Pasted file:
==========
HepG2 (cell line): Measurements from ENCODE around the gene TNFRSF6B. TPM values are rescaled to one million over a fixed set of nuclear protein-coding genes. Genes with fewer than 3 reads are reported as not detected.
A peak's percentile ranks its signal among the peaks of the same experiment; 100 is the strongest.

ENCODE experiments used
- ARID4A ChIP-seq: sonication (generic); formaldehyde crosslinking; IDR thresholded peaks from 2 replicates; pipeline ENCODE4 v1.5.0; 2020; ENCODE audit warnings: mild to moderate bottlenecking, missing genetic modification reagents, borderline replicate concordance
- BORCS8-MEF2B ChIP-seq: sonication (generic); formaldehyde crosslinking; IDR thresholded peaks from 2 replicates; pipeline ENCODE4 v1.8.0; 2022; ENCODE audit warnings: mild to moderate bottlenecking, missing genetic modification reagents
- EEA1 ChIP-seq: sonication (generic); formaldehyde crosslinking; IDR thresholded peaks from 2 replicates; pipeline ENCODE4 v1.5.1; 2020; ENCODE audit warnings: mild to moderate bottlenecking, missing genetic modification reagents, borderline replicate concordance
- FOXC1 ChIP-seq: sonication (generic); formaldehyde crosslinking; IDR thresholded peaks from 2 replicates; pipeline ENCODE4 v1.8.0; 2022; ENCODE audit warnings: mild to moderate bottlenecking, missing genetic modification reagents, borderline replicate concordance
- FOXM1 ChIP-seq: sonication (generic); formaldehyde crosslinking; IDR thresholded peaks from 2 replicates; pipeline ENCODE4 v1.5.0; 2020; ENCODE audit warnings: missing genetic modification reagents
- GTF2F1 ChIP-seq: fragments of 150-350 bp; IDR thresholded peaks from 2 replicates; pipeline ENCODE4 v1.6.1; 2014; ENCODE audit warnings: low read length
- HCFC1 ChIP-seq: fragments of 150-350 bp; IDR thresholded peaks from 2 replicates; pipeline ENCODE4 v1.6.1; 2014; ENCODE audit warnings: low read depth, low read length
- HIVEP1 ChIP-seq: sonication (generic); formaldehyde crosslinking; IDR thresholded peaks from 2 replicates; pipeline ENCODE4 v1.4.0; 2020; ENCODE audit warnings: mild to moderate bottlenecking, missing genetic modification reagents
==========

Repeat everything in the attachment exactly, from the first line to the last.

HepG2 (cell line): Measurements from ENCODE around the gene TNFRSF6B. TPM values are rescaled to one million over a fixed set of nuclear protein-coding genes. Genes with fewer than 3 reads are reported as not detected.
A peak's percentile ranks its signal among the peaks of the same experiment; 100 is the strongest.

ENCODE experiments used
- ARID4A ChIP-seq: sonication (generic); formaldehyde crosslinking; IDR thresholded peaks from 2 replicates; pipeline ENCODE4 v1.5.0; 2020; ENCODE audit warnings: mild to moderate bottlenecking, missing genetic modification reagents, borderline replicate concordance
- BORCS8-MEF2B ChIP-seq: sonication (generic); formaldehyde crosslinking; IDR thresholded peaks from 2 replicates; pipeline ENCODE4 v1.8.0; 2022; ENCODE audit warnings: mild to moderate bottlenecking, missing genetic modification reagents
- EEA1 ChIP-seq: sonication (generic); formaldehyde crosslinking; IDR thresholded peaks from 2 replicates; pipeline ENCODE4 v1.5.1; 2020; ENCODE audit warnings: mild to moderate bottlenecking, missing genetic modification reagents, borderline replicate concordance
- FOXC1 ChIP-seq: sonication (generic); formaldehyde crosslinking; IDR thresholded peaks from 2 replicates; pipeline ENCODE4 v1.8.0; 2022; ENCODE audit warnings: mild to moderate bottlenecking, missing genetic modification reagents, borderline replicate concordance
- FOXM1 ChIP-seq: sonication (generic); formaldehyde crosslinking; IDR thresholded peaks from 2 replicates; pipeline ENCODE4 v1.5.0; 2020; ENCODE audit warnings: missing genetic modification reagents
- GTF2F1 ChIP-seq: fragments of 150-350 bp; IDR thresholded peaks from 2 replicates; pipeline ENCODE4 v1.6.1; 2014; ENCODE audit warnings: low read length
- HCFC1 ChIP-seq: fragments of 150-350 bp; IDR thresholded peaks from 2 replicates; pipeline ENCODE4 v1.6.1; 2014; ENCODE audit warnings: low read depth, low read length
- HIVEP1 ChIP-seq: sonication (generic); formaldehyde crosslinking; IDR thresholded peaks from 2 replicates; pipeline ENCODE4 v1.4.0; 2020; ENCODE audit warnings: mild to moderate bottlenecking, missing genetic modification reagents